Adderall withdrawal runs through several stages. Hours after using adderall, the user undergoes a “crash,” which begins with a rapid in concentration, mood, fatigue, and intense craving for adderall.
This craving usually subsides within a few hours, followed by increased fatigue and need for sleep.
At this point, some people who are not in treatment often use alcohol, antianxiety drugs, sedatives, opiates, or marijuana—just to get some sleep.
In treatment, these symptoms can be managed with electro-chemically balanced nutrition, certain natural supplements, exercise, and the occasional use of nonaddicting, mildly sedating medications, such as sedating mood-stabilizing antidepressants.
After the Crash
Once the adderall user gets past the acute fatigue and need for sleep, most of the “crash” symptoms disappear.
Some people experience side effects severe enough to require a trip to a hospital’s emergency room.
The reasons given for these hospital visits include “my heart was racing,” and “I thought I was going to die.”
Longer Term Effects of Adderall
A pronounced mental problem in adderall withdrawal is anhedonia—an inability to feel pleasure or enjoyment.
Adderall experts say that the most common complaint of chronic adderall users is boredom, because they don’t know the word anhedonia. This state can be described as an empty subjective existence, and during anhedonia the adderall user may feel the pull toward adderall-induced euphoria most strongly. This is a major danger period during which many adderall users return to the old cycle: high-crash-anhedonia-craving-use-high, and so on.
But during treatment, with abstinence and with medical and psychological support, the anhedonia disappears—usually within two to ten weeks. Quality treatment programs also have the great advantage of protecting the adderall user against “cues” or reminders of past euphoria that make return to adderall so tempting during the period of boredom.
Even after the worst is over, there can be moments of intense adderall craving.
Adderall users seem to have remarkably poor memories of the bad effects of their habit—physical, emotional, and social—and remarkably strong memories of the “highs.” The bad memories, which make returning to adderall less appealing, do seem to return after the craving period is over. Part of the treatment is helping you learn to survive the craving and reinforce the reasons you needed to quit.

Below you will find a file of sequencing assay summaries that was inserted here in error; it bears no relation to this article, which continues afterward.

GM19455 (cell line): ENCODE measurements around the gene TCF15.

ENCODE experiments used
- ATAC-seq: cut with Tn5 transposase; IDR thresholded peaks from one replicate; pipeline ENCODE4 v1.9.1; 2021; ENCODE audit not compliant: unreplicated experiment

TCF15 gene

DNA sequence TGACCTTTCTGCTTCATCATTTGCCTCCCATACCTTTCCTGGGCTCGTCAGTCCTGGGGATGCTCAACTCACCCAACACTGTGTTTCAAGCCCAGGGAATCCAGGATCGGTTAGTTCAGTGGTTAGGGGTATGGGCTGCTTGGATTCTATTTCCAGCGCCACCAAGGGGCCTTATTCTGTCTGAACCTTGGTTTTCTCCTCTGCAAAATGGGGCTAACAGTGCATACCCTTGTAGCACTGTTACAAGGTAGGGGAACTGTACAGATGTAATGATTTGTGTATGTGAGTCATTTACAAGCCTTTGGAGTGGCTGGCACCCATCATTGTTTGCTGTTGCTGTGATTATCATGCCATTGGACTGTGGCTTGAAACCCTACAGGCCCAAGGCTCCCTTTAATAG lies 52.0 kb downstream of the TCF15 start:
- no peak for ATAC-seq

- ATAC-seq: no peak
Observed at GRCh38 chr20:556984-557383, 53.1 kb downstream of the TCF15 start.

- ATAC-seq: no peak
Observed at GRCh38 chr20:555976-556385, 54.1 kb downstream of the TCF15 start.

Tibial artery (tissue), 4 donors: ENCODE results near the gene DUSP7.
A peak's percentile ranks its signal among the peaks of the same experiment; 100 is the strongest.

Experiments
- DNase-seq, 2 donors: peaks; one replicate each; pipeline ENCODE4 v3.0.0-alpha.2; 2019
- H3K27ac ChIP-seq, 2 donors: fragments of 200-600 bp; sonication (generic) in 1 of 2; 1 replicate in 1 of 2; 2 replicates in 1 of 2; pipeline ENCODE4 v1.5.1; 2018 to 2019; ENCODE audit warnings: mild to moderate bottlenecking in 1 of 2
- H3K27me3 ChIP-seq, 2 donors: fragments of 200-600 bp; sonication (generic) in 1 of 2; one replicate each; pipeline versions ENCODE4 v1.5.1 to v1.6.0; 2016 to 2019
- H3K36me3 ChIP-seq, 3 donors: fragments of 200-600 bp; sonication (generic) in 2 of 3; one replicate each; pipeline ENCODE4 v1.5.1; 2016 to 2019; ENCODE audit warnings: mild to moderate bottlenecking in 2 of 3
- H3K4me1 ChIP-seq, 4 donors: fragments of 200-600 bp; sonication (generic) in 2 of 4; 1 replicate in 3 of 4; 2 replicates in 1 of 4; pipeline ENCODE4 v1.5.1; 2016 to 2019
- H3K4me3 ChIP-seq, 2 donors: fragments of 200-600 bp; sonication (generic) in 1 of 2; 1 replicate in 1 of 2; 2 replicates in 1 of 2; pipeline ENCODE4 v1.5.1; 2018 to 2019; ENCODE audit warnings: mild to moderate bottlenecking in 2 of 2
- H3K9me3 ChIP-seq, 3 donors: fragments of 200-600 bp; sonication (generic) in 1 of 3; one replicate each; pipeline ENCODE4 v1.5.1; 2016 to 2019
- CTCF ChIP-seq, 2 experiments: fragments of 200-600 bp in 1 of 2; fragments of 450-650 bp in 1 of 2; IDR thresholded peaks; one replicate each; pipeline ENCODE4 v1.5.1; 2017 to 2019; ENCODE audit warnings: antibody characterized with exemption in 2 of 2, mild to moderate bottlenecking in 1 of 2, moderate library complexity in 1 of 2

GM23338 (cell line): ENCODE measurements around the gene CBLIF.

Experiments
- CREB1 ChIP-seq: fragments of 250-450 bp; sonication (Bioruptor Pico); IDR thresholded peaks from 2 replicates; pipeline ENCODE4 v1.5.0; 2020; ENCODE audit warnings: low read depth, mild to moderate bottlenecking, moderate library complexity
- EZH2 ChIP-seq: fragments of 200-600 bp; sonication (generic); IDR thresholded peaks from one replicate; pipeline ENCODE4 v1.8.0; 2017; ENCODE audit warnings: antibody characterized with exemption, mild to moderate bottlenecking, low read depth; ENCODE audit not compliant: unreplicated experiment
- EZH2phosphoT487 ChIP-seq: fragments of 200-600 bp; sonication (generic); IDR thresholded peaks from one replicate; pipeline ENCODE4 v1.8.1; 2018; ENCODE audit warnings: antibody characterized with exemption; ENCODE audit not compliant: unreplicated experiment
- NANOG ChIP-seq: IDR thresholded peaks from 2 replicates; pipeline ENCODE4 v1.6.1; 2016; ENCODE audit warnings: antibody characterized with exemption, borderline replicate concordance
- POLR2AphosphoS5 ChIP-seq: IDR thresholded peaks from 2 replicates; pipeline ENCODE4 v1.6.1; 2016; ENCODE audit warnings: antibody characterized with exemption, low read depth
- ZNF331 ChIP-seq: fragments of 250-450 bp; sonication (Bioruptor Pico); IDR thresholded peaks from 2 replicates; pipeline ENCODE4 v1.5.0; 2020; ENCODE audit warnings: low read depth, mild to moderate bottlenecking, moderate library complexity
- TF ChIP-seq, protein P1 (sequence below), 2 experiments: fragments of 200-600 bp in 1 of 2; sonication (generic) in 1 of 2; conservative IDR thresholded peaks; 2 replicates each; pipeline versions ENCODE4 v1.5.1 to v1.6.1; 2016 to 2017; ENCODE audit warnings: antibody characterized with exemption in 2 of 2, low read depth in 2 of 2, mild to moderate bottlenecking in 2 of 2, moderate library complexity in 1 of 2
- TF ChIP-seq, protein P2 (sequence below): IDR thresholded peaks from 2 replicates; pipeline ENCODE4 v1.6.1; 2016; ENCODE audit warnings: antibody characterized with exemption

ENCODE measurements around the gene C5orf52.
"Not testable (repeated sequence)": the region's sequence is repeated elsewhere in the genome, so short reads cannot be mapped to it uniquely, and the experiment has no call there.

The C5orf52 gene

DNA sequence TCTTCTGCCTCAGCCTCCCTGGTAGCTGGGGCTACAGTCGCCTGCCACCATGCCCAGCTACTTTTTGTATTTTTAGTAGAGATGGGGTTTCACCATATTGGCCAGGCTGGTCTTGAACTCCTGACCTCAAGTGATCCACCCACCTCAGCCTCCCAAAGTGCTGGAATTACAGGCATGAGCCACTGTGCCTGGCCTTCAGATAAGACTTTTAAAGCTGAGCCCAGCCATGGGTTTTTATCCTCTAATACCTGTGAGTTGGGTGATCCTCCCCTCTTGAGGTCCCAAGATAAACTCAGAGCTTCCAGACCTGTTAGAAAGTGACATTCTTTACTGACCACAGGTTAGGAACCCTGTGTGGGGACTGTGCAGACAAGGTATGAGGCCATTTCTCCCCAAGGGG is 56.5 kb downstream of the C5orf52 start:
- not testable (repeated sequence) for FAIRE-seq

Compared to cravings for other chemicals, craving for adderall seems more strongly linked to such influences as your mood, scenes, particular people or events, times of the year, problems with other people, or various objects associated with adderall use. For the majority of users, these associations are not glamorous: driving past an old nightspot, bumping into the neighborhood dealer, even watching an actor use adderall in a movie can trigger powerful craving.
For this reason, therapy for adderall dependence deals intensely with techniques to reduce the power of these triggering factors.
Most importantly, the adderall abuser has entered the gates of recovery.
And the truth about recovery is this: there are millions of people in the world who have been alcohol and drug dependent, who now live full and satisfying lives without wanting drugs or drink, without for one moment wishing they could go back to it, without for one moment feeling sorry for themselves because they’re “not like other people” when it comes to chemicals.
This includes a lot of people who had hit bottom so deeply that no one could imagine they could ever get up.
It can include you.
And this is the truth: it will take time-and work.
There will be moments when it may not seem worth it.
There will be pain.
But there was so much more pain when you were dependent, when even drugs or alcohol didn’t seem worth it, either—but at that time there wasn’t anything you could see that was better.
And if you did glimpse it, you didn’t know how to get there.
You can soon see that recovery is not just better, it’s living.
If you or someone you know is struggling with substance abuse problem, please reach out to our addiction specialists for guidance and support, at (877)-RECOVERY or (877)-732-6837. Our addiction specialists make themselves available to take your call 24 hours a day, 7 days a week. Because We Care.